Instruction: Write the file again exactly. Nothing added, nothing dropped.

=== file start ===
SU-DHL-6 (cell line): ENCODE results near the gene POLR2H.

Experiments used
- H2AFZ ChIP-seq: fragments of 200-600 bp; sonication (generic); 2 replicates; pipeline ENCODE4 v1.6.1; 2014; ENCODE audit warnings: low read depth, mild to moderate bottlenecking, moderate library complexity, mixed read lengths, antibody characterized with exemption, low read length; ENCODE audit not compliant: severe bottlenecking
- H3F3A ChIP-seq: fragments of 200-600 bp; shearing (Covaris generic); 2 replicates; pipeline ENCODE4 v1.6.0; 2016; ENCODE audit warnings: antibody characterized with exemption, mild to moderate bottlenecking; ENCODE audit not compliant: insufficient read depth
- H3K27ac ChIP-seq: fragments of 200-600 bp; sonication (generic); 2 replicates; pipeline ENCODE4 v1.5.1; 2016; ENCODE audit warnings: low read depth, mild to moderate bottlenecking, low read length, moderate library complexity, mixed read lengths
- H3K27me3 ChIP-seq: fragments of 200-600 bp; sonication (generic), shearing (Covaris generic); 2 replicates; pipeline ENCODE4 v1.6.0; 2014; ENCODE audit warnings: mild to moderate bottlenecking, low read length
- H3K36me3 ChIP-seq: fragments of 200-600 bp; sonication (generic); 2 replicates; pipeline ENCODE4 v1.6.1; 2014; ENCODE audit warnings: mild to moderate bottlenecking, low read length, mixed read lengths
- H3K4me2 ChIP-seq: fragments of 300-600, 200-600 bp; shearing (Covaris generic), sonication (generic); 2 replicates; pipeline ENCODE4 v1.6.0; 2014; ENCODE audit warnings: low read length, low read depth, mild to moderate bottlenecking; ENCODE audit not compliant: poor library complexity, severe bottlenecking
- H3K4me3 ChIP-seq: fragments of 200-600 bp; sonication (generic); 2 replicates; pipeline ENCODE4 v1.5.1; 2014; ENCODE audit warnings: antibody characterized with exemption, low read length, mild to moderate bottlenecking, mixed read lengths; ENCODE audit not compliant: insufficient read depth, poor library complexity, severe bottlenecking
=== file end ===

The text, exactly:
SU-DHL-6 (cell line): ENCODE results near the gene POLR2H.

Experiments used
- H2AFZ ChIP-seq: fragments of 200-600 bp; sonication (generic); 2 replicates; pipeline ENCODE4 v1.6.1; 2014; ENCODE audit warnings: low read depth, mild to moderate bottlenecking, moderate library complexity, mixed read lengths, antibody characterized with exemption, low read length; ENCODE audit not compliant: severe bottlenecking
- H3F3A ChIP-seq: fragments of 200-600 bp; shearing (Covaris generic); 2 replicates; pipeline ENCODE4 v1.6.0; 2016; ENCODE audit warnings: antibody characterized with exemption, mild to moderate bottlenecking; ENCODE audit not compliant: insufficient read depth
- H3K27ac ChIP-seq: fragments of 200-600 bp; sonication (generic); 2 replicates; pipeline ENCODE4 v1.5.1; 2016; ENCODE audit warnings: low read depth, mild to moderate bottlenecking, low read length, moderate library complexity, mixed read lengths
- H3K27me3 ChIP-seq: fragments of 200-600 bp; sonication (generic), shearing (Covaris generic); 2 replicates; pipeline ENCODE4 v1.6.0; 2014; ENCODE audit warnings: mild to moderate bottlenecking, low read length
- H3K36me3 ChIP-seq: fragments of 200-600 bp; sonication (generic); 2 replicates; pipeline ENCODE4 v1.6.1; 2014; ENCODE audit warnings: mild to moderate bottlenecking, low read length, mixed read lengths
- H3K4me2 ChIP-seq: fragments of 300-600, 200-600 bp; shearing (Covaris generic), sonication (generic); 2 replicates; pipeline ENCODE4 v1.6.0; 2014; ENCODE audit warnings: low read length, low read depth, mild to moderate bottlenecking; ENCODE audit not compliant: poor library complexity, severe bottlenecking
- H3K4me3 ChIP-seq: fragments of 200-600 bp; sonication (generic); 2 replicates; pipeline ENCODE4 v1.5.1; 2014; ENCODE audit warnings: antibody characterized with exemption, low read length, mild to moderate bottlenecking, mixed read lengths; ENCODE audit not compliant: insufficient read depth, poor library complexity, severe bottlenecking